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Plan Now for Strong Fall Transitions with Students Using Assistive Technology

Posted May 04 2009 5:26pm
As we face spring and the end of the school year, we have transitions...the movement of a student from elementary to middle, middle to high school, on to college and then out the door to life. It seems like it happens all too fast.
There are so many changes and adjustments to make. Parents get nervous about new settings, new staff and how their child will fare. Teachers feel overwhelmed by new cases that they have to study and students that they have to become familiar with. There are new routines to learn, new curriculum, new environments, etc.
I have seen transitions that were seamless and transitions that were bumpy at best. New teachers have to get up to speed on a student, but sometimes the same assistants go with a student to help. New IEP's and new goals, re-adjusting and fine-tuning what is being done - all can slow down progress being made.
In assistive technology, I have the distinct honor to follow sudents through their school career, so I can be one point of A.T. memory so to speak, going to new schools with the students as they advance and sharing what we have been doing can help a lot.
To help prevent the potential bogging down of the wheels of progress, here are some ideas you can implement in your transition planning now to make next fall a whole lot easier:

1. Don't assume anything! Never assume that a new school in your district will pick up the AT torch and carry it on without any glitches. Be available every step of the way to get things started. The AT specialist (or other specialist in charge of it) may be the only AT advocate for the student in the new environment for awhile. Don't dismiss your importance in training and sharing what is being used for support and accommodations.
1. Use Video: Take video now (don't wait) of a special activity that showcases the use of AT with a student. Send it on with the student and let the up-coming staff see first-hand what the student can do and what is possible to accomplish.
2. Send up-to-date reports at the end of the year explaining what was used specifically and how it was incorporated. Don't assume therapists in other areas will include details about it in their reports. Many of the files I get on new students have sparse AT notes. Sometimes there are notes of trials or recommendations, but not a lot of detail on things that were used and how they were used.
3. Transition equipment as well as students within a district. Try to make purchases district purchases - not individual school purchases. I have some schools that buy a Big Mack, a recordable communicator, or some piece of equipment and send it on with a student within the district for the student, but sometimes a school will keep the equipment for other students and send a student on empty-handed. It then becomes the high school or middle school's responsibility to find the money to get it to continue a service plan. This can eat up weeks or even months of time. I have an equipment center that can loan items to schools in the interim, but many districts don't have that luxury. Plan ahead for these glitches.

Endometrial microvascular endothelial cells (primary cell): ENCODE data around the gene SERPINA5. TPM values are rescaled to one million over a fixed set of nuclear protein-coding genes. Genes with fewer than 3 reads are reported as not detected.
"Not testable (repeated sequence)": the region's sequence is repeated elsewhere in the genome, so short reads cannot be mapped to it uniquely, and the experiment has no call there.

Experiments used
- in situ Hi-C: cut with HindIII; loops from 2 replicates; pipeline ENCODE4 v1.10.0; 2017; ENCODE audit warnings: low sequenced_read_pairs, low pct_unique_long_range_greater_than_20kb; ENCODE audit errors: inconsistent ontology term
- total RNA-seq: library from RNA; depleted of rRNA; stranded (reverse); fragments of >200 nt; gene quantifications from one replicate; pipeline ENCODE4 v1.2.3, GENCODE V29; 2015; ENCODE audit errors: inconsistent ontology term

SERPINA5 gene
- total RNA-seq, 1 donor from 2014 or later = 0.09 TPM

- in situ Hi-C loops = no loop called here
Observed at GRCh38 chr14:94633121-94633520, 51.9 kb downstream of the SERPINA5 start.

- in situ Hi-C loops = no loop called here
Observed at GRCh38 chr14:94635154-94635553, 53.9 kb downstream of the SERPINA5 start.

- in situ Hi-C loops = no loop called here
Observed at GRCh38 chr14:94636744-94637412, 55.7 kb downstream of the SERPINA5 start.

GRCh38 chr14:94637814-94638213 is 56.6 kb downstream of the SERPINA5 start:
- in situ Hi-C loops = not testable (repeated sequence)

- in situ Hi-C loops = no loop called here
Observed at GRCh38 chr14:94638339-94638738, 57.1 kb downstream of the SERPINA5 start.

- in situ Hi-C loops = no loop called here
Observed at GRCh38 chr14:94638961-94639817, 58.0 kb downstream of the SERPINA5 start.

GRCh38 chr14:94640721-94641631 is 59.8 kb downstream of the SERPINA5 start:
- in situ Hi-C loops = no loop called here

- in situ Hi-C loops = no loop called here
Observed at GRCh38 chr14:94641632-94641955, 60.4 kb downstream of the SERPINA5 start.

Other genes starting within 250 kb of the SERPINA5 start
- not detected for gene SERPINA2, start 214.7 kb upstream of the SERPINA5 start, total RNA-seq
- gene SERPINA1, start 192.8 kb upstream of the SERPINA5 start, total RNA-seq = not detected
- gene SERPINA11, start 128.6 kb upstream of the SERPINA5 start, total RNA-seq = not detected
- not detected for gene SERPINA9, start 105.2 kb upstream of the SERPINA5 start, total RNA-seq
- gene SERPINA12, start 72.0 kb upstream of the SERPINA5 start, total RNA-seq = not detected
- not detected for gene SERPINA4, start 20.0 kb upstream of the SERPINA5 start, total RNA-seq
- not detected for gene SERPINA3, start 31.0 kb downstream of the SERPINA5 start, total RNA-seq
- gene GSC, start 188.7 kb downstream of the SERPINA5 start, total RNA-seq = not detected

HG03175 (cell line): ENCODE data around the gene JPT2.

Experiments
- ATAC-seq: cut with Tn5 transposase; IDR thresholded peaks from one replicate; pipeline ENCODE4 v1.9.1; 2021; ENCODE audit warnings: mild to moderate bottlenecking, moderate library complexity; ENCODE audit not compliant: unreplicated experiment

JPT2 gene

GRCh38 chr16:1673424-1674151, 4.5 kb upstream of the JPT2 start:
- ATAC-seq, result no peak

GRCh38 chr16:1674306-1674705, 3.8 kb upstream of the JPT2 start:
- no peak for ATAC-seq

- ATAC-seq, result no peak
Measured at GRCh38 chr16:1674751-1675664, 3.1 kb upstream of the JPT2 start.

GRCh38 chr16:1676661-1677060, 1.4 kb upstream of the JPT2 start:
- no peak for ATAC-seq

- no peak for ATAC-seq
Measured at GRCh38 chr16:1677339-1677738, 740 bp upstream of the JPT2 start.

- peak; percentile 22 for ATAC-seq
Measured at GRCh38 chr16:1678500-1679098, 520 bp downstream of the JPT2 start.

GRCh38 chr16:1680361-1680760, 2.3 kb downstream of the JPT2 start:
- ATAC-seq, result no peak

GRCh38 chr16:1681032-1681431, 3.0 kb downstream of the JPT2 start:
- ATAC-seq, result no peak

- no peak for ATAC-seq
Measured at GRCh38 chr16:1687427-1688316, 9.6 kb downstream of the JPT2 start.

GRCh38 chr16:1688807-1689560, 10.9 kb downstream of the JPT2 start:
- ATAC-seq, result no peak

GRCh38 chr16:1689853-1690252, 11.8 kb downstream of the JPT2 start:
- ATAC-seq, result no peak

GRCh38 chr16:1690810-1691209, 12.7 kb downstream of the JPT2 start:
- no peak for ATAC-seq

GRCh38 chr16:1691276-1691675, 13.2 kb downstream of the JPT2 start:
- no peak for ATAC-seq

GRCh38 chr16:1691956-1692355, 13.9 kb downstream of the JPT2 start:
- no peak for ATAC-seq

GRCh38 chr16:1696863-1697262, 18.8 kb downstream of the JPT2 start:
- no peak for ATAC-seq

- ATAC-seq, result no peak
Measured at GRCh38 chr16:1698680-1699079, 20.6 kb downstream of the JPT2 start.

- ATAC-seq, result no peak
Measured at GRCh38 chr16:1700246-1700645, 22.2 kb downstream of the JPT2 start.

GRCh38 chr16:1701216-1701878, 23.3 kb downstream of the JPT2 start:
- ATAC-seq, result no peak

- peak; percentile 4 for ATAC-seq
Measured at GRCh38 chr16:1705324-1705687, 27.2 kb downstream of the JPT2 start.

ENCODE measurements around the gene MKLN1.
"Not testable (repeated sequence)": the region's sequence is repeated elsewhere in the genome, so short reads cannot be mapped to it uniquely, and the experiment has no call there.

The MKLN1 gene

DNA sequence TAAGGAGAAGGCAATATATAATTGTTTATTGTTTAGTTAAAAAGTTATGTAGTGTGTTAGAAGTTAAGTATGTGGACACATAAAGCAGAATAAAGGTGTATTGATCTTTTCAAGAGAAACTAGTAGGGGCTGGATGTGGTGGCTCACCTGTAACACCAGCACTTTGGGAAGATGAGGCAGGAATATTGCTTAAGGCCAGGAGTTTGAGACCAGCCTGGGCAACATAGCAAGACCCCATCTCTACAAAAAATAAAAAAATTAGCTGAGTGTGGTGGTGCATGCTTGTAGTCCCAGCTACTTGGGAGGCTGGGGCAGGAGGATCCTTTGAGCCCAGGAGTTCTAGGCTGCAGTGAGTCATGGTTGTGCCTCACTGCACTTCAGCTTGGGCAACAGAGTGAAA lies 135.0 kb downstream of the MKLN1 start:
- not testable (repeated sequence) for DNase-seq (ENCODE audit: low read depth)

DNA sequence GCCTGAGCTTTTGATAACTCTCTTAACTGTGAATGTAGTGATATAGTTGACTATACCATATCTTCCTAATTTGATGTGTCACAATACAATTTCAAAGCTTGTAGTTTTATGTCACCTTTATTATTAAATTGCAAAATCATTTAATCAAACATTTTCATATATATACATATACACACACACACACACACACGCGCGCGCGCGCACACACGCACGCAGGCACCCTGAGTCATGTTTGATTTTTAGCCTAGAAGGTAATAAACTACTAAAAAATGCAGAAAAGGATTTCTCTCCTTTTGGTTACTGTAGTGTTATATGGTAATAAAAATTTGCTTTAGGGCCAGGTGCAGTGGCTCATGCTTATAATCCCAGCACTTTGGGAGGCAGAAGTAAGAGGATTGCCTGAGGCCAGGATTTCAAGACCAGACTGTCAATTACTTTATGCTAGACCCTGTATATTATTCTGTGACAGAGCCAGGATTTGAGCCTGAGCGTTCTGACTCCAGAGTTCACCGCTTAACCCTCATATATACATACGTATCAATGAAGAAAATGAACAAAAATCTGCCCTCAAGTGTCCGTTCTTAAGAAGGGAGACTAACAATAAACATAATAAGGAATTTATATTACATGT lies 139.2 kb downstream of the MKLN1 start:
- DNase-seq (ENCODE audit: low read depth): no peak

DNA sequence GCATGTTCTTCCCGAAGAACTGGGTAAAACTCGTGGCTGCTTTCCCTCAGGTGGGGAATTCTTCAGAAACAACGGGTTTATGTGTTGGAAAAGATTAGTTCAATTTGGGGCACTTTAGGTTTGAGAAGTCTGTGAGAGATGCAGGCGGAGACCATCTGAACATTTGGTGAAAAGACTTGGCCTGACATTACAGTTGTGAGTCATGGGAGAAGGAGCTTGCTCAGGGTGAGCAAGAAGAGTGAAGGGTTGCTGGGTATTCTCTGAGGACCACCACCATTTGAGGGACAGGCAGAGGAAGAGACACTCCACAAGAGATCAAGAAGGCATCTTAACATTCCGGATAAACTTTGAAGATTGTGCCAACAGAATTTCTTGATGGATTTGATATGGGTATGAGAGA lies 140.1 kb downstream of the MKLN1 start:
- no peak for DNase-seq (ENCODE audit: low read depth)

4. Spend time investing in the new staff that works with the student as soon as possible. Try and shorten the lag time between the first day of school and getting AT implementation up and running, by really shadowing an assistant for a few sessions. Follow the "Watch me, then do it with me, then do it by yourself while I watch you" steps to training and you will have strong AT implementation coming out of transition.

Following these steps takes some extra effort, but when you weigh the time spent at the beginning of a new transition done well vs. time spent over an over throughout the year struggling to get something going, the first example is more efficient in the long run and will save you time. I know there are many of you that have advice in this area and it would be great to hear from you.

Our new topic for our next Assistive Technology Blog Carnival coming up will be on transitions and how they went well or went bad - what tricks or tips help, what the obstacles are and how to overcome them. I will be posting more on this over the week and hope to hear from many of you. We can share information that will strengthen this area for all of us.

All the best as you press into the last few weeks of the school year!

Lon


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